Of all the reasons I haven’t produced any offspring yet, music has to be near the top of the list. I can’t imagine that even the happiest parent could lie through their child-bearing teeth and say that kids’ music doesn’t suck terribly. It’s not like Christmas music, which goes away after a month or two – a parent is stuck with kids’ music for at least four or five years, or until the parent decides to start pushing Lil’ Wayne on their kid. “Listen Tommy, this is a fun song! It’s about a lollipop!”
A lot of my friends from America have kids. I see their pictures on Facebook and sometimes I think of how different my life would be if I didn’t get a divorce and head off to Asia. That could be me posting pictures in an album called ‘Sally’s First Year.’ Likewise, instead of playing my beloved Badfinger or Donovan albums, I could be living in a world of music dominated by The Wiggles.
In all honesty, I’m petrified of The Wiggles. I vividly remember friends who once were cool, now humming Wiggles songs. “Delany loves The Wiggles,” one of my friends said, “and the songs are really catchy. I can’t get them out of my head most days.” The scary thing about The Wiggles is they get your kid first, and then they convert you. One day you’re walking around in a Ramones t-shirt, and the next you’re singing ‘Hot Potato’ alone in your room like a man-child.
Being a teacher, I’m constantly bombarded with kids’ music. It was never a problem until I was confronted with the Backpack series of textbooks, which contain some of the best post-Lennon/McCarthy songwriting the world has seen. Some days when there’s time to kill, I blast the Backpack songs for my class and we jam out. I know all the lyrics. I dance. I even act parts of the songs out as if I’m in a music video. Meanwhile, on weekends when I’m out at the bar and LMFAO is playing, I stand in the corner still and silent.
People used to ask me when I wanted to have kids and I’d say, “When the music gets better.” Although I definitely don’t want a kid right now, I will at least admit that their taste in music might not be as shitty as I used to think it was.
Before I became jaded and cynical, I really wanted to have a daughter. There’s nothing in the world cuter than a little girl, with the obvious exception of an otter (they’re in a league of their own). I used to think about how fun it would be to have my own little chica; I decided that I’d nickname her ‘Sloopy’ like the girl in that old song by The McCoys. She would play with dolls and be adorable. I liked the idea. It seemed easier than trying to raise an otter.
Recently, though, I’ve changed my mind. I don’t think I can handle a daughter. To be frank, I don’t want my Sloopy growing up to be a slut. I see a lot of the young women here in Korea, fresh out of college, and I marvel at how promiscuous they are. It even bothers me when I’m hitting on them. Perhaps I’ve become a prude old man, too set in images of women that have become obsolete. Maybe I need to let go of certain stereotypes, like how a woman is supposed to tidy up or make lunches for the kids or have the same sexual partner two weekends in a row.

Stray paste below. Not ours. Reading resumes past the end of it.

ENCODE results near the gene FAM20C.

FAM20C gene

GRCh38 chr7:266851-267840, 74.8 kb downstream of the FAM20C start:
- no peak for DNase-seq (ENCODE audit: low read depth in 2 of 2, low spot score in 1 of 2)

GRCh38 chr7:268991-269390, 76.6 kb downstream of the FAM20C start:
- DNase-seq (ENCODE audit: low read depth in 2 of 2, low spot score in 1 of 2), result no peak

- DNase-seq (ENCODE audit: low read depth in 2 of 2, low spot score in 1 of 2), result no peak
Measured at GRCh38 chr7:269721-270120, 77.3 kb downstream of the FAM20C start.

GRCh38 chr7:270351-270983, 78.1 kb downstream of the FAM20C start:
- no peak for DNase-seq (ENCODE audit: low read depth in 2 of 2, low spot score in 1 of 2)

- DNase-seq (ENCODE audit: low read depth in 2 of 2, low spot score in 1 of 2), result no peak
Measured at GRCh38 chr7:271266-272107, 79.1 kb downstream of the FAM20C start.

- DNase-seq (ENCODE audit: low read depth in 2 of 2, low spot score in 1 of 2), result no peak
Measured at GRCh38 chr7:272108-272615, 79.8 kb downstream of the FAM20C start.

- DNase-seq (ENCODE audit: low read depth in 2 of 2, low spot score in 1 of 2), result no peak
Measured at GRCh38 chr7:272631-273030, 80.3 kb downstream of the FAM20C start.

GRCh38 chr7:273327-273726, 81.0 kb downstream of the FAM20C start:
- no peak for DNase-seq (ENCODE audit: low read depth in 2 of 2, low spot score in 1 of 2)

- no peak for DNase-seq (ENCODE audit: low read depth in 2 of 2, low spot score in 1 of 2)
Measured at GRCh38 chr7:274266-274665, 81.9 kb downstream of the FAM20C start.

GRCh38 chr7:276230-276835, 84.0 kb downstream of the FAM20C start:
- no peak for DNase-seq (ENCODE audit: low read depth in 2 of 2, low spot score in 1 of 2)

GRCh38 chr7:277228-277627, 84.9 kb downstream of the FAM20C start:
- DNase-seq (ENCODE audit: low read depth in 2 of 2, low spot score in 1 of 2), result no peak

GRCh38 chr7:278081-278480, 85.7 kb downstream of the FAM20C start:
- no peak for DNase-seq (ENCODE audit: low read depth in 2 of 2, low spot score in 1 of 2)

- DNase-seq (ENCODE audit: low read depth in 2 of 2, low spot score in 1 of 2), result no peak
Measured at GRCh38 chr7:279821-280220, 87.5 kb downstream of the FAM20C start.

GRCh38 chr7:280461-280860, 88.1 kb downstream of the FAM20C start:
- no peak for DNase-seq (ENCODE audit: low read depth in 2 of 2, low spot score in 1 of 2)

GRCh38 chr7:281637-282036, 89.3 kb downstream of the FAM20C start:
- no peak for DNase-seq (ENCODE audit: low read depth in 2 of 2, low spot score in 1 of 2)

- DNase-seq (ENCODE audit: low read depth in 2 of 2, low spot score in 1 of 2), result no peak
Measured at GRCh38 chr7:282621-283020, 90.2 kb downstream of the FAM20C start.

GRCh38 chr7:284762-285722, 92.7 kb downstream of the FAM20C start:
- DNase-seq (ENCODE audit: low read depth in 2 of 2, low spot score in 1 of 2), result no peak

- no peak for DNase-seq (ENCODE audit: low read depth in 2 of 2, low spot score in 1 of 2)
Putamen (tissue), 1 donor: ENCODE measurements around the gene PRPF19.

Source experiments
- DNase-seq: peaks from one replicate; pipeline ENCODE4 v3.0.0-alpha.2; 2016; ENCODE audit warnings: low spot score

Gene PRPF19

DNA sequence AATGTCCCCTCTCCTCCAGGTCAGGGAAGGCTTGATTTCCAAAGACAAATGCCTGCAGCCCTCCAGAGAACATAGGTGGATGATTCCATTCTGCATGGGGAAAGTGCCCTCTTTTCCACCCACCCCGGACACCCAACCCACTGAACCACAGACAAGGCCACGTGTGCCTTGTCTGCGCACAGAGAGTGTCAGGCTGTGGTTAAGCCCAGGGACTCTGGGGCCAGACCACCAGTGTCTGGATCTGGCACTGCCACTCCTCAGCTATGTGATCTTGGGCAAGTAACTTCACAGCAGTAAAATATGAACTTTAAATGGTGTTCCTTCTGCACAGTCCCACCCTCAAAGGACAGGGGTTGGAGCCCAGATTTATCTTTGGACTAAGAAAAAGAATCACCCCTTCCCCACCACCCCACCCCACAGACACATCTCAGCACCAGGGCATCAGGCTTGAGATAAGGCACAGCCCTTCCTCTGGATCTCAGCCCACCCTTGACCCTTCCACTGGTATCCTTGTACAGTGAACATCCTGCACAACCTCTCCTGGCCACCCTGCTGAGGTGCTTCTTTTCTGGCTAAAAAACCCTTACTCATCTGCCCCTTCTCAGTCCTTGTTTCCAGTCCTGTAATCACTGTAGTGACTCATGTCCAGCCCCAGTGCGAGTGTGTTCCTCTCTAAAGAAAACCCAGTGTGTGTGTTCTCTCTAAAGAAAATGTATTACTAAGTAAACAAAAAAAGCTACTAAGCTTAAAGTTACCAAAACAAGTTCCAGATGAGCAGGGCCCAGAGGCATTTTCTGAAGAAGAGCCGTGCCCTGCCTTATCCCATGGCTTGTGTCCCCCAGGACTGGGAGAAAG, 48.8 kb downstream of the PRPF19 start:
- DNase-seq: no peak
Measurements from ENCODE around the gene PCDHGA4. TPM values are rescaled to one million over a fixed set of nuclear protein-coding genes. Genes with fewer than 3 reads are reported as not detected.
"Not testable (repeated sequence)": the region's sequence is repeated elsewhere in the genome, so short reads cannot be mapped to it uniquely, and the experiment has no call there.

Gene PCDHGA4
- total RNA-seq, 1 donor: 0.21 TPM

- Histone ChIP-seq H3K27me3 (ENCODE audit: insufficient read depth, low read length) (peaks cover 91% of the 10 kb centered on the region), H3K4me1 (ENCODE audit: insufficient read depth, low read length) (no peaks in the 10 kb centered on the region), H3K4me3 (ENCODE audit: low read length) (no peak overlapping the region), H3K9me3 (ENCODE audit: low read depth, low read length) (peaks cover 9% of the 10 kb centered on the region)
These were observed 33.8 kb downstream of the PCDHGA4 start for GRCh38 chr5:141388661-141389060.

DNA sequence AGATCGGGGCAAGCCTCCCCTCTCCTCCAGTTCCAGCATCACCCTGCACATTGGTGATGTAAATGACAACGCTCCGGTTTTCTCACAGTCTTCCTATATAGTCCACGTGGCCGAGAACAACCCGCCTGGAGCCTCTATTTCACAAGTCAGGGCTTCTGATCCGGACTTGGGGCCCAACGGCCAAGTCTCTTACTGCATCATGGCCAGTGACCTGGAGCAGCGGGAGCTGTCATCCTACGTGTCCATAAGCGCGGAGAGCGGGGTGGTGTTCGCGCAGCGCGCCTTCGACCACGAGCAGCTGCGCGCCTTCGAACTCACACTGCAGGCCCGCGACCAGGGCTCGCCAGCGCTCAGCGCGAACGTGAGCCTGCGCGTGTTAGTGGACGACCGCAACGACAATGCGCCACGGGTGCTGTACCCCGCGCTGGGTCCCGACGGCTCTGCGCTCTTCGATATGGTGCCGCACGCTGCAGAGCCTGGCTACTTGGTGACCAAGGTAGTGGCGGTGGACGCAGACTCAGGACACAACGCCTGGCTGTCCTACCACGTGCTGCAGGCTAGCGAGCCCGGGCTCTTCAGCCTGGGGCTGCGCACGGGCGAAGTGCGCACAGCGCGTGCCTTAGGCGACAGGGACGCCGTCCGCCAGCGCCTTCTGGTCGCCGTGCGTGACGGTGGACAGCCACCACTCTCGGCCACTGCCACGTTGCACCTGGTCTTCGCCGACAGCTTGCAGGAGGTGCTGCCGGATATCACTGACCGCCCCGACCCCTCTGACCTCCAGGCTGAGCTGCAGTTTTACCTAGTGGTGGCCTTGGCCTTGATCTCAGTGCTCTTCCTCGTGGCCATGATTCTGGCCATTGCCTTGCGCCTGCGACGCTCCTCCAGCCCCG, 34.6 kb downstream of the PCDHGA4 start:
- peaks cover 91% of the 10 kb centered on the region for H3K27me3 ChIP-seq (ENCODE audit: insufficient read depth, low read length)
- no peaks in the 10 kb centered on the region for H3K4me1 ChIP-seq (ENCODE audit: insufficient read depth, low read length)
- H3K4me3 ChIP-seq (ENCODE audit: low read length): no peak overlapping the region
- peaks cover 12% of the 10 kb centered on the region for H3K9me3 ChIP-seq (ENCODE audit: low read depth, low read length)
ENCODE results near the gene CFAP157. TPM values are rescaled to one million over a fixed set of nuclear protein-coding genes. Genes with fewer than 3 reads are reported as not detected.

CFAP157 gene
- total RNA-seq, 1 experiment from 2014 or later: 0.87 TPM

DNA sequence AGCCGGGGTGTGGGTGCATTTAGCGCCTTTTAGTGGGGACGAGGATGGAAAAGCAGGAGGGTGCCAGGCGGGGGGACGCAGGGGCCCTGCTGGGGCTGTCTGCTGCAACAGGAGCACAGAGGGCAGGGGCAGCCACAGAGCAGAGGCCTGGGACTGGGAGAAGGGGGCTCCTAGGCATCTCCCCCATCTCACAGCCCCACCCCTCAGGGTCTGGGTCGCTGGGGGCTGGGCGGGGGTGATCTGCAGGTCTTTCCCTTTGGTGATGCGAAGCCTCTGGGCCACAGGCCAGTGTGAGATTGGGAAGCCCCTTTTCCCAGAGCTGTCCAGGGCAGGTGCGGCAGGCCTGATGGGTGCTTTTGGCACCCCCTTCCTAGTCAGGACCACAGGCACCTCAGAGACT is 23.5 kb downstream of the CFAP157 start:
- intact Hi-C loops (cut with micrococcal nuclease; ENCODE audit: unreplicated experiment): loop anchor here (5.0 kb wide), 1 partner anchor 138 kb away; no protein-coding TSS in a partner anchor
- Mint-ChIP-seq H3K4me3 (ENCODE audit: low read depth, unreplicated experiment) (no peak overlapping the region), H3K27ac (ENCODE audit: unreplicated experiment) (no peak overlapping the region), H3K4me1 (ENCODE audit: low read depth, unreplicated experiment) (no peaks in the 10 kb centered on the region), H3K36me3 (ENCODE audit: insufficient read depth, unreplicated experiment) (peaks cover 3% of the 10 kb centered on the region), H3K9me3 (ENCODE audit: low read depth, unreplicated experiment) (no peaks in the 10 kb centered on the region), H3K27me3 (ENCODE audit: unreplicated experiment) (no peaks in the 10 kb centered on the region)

You know how some parents get upset when their kid turns out to be gay? I would be the proudest, happiest father ever if Sloopy came out as a lesbian. I don’t want any sleazy guys around my daughter! In fact, I might even raise her that way: “Here’s how it works, Sloopy. Guys like girls. And girls also like girls. Those girls that like guys…they’re gay.”
C-Batz and I had an interesting conversation once about whether or not a teenage girl should be allowed to have a boy in her bedroom with the door closed. I told her I would be fine with it as long as the door was glass. Seriously, though, I don’t know what I’d do. Right now I’m having lots of trouble trusting any girlfriends, so I guess I wouldn’t be able to trust a daughter either. I need a few years and a positive experience with a woman to de-jade me.
Hang on, Sloopy.
There are times, being an educator, that I’ll have a kid in my class and I’ll think, “Hmm, I wouldn’t mind having that kid as my own.” I thought that the other day with a little Asian boy named Aaron. All he does is scream and fall down all day and it’s hysterical. Yeah, his shtick might get old after awhile, but I’m betting it doesn’t. If I were to choose one kid from my school to adopt, I would pick Aaron for his pratfalls.
That made a light bulb go on over my head, and I knew exactly how I’d like to have children in the future. Forget impregnating a woman. That’s so 0-2012. Old school. I want to get my kid on a TV show. It would kind of like The Bachelor, except instead of women, it would be a house full of kids and I’d have to send one home every week until I was left with the one I wanted.
On Survivor they say, “The tribe has spoken,” and on Rock of Love it’s, “Your tour ends here.” When I kick some brat off, I could say, “I’m sorry Tommy…I’m not your father” or “Get your ass back to the orphanage.” Imagine the drama on the show. The backstabbing, the fights, the bathroom accidents. The tears of devastation when the producers drag the loser away, leaving all his toys behind. Imagine the trauma and the years of therapy my program would lead to. We could have the reunion show in twenty years, when all the reject kids are grown and have meth addictions.
All right, maybe my idea’s a little unethical. Is a nice kid and good ratings too much to ask? For now I’ll settle for teaching 12 classes of crazy children, singing songs with them, and sending them off to their parents, who presumably wouldn’t trade their child for Aaron.